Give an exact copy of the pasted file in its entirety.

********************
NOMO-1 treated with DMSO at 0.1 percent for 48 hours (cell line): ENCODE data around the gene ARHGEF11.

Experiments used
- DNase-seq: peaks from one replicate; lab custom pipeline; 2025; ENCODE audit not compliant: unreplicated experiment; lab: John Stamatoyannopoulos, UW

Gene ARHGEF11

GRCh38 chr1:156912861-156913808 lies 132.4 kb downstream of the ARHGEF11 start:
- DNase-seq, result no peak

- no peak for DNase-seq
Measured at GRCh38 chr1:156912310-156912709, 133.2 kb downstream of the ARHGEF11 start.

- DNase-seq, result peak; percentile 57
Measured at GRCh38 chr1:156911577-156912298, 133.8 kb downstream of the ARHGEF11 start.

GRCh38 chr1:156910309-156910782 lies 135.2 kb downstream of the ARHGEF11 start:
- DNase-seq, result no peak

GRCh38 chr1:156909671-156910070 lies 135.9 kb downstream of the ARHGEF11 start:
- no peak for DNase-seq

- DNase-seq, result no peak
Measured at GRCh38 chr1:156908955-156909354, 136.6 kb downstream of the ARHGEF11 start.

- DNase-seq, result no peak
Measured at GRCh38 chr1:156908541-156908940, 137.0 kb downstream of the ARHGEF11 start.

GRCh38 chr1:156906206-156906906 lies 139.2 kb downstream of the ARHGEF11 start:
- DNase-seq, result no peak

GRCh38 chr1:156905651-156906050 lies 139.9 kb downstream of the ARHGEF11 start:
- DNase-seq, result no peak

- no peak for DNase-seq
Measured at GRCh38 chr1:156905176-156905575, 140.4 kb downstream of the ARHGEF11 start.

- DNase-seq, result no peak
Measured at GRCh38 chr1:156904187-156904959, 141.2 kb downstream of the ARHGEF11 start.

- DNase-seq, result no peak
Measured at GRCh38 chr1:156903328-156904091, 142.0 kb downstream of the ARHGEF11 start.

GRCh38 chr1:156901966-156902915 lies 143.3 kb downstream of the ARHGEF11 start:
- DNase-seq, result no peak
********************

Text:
NOMO-1 treated with DMSO at 0.1 percent for 48 hours (cell line): ENCODE data around the gene ARHGEF11.

Experiments used
- DNase-seq: peaks from one replicate; lab custom pipeline; 2025; ENCODE audit not compliant: unreplicated experiment; lab: John Stamatoyannopoulos, UW

Gene ARHGEF11

GRCh38 chr1:156912861-156913808 lies 132.4 kb downstream of the ARHGEF11 start:
- DNase-seq, result no peak

- no peak for DNase-seq
Measured at GRCh38 chr1:156912310-156912709, 133.2 kb downstream of the ARHGEF11 start.

- DNase-seq, result peak; percentile 57
Measured at GRCh38 chr1:156911577-156912298, 133.8 kb downstream of the ARHGEF11 start.

GRCh38 chr1:156910309-156910782 lies 135.2 kb downstream of the ARHGEF11 start:
- DNase-seq, result no peak

GRCh38 chr1:156909671-156910070 lies 135.9 kb downstream of the ARHGEF11 start:
- no peak for DNase-seq

- DNase-seq, result no peak
Measured at GRCh38 chr1:156908955-156909354, 136.6 kb downstream of the ARHGEF11 start.

- DNase-seq, result no peak
Measured at GRCh38 chr1:156908541-156908940, 137.0 kb downstream of the ARHGEF11 start.

GRCh38 chr1:156906206-156906906 lies 139.2 kb downstream of the ARHGEF11 start:
- DNase-seq, result no peak

GRCh38 chr1:156905651-156906050 lies 139.9 kb downstream of the ARHGEF11 start:
- DNase-seq, result no peak

- no peak for DNase-seq
Measured at GRCh38 chr1:156905176-156905575, 140.4 kb downstream of the ARHGEF11 start.

- DNase-seq, result no peak
Measured at GRCh38 chr1:156904187-156904959, 141.2 kb downstream of the ARHGEF11 start.

- DNase-seq, result no peak
Measured at GRCh38 chr1:156903328-156904091, 142.0 kb downstream of the ARHGEF11 start.

GRCh38 chr1:156901966-156902915 lies 143.3 kb downstream of the ARHGEF11 start:
- DNase-seq, result no peak